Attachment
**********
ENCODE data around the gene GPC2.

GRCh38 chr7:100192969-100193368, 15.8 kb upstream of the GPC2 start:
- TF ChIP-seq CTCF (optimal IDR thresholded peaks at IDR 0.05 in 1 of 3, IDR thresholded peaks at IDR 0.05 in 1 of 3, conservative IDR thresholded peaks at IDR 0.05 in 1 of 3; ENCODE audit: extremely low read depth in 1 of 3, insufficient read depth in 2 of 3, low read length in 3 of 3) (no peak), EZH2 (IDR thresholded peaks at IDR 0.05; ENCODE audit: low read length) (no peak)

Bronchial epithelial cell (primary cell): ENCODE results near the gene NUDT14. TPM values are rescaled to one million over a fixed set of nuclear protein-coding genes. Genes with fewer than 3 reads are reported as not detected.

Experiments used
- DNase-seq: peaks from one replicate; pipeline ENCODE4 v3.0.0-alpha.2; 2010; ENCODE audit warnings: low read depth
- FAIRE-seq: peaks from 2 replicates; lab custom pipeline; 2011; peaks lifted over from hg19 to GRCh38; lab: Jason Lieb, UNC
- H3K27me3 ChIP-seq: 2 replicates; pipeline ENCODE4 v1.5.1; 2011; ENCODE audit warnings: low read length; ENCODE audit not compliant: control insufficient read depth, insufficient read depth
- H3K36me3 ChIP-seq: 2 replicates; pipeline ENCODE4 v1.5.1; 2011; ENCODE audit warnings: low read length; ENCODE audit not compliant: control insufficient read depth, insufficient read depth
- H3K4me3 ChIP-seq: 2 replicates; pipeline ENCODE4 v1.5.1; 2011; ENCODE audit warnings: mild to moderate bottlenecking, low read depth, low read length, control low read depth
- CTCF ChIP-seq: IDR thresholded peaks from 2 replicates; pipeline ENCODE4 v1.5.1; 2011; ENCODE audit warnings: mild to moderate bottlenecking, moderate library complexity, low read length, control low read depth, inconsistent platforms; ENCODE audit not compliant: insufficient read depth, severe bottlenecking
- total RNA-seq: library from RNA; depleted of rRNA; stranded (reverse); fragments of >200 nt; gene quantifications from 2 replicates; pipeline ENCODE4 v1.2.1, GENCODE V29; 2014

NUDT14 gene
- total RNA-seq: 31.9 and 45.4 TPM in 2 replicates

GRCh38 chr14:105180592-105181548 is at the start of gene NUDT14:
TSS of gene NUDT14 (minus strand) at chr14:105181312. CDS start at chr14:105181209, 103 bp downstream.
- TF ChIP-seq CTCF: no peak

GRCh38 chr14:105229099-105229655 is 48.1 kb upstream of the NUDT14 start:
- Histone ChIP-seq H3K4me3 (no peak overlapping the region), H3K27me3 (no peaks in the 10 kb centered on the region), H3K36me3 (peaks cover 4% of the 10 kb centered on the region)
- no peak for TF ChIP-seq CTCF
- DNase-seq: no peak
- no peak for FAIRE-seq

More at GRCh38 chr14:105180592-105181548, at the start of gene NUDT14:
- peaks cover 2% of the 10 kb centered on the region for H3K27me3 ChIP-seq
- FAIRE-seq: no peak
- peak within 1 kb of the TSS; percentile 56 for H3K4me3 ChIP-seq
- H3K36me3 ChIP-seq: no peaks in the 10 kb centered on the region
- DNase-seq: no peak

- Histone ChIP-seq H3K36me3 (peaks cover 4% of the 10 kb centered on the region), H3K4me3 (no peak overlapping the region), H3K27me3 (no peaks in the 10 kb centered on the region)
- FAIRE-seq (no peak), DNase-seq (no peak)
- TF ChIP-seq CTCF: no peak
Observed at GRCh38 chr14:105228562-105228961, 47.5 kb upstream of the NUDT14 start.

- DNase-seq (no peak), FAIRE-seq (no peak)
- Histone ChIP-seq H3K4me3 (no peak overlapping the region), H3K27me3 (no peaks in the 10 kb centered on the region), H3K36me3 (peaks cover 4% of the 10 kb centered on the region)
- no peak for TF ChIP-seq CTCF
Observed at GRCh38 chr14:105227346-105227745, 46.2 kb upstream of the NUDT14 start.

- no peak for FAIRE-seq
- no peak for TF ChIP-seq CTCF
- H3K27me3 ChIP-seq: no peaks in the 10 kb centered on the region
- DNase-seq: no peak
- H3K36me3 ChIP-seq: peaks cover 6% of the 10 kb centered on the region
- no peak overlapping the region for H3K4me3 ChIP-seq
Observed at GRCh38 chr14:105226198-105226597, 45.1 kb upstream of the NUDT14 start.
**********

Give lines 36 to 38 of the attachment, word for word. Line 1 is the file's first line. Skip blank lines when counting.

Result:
Observed at GRCh38 chr14:105227346-105227745, 46.2 kb upstream of the NUDT14 start.

- no peak for FAIRE-seq
- no peak for TF ChIP-seq CTCF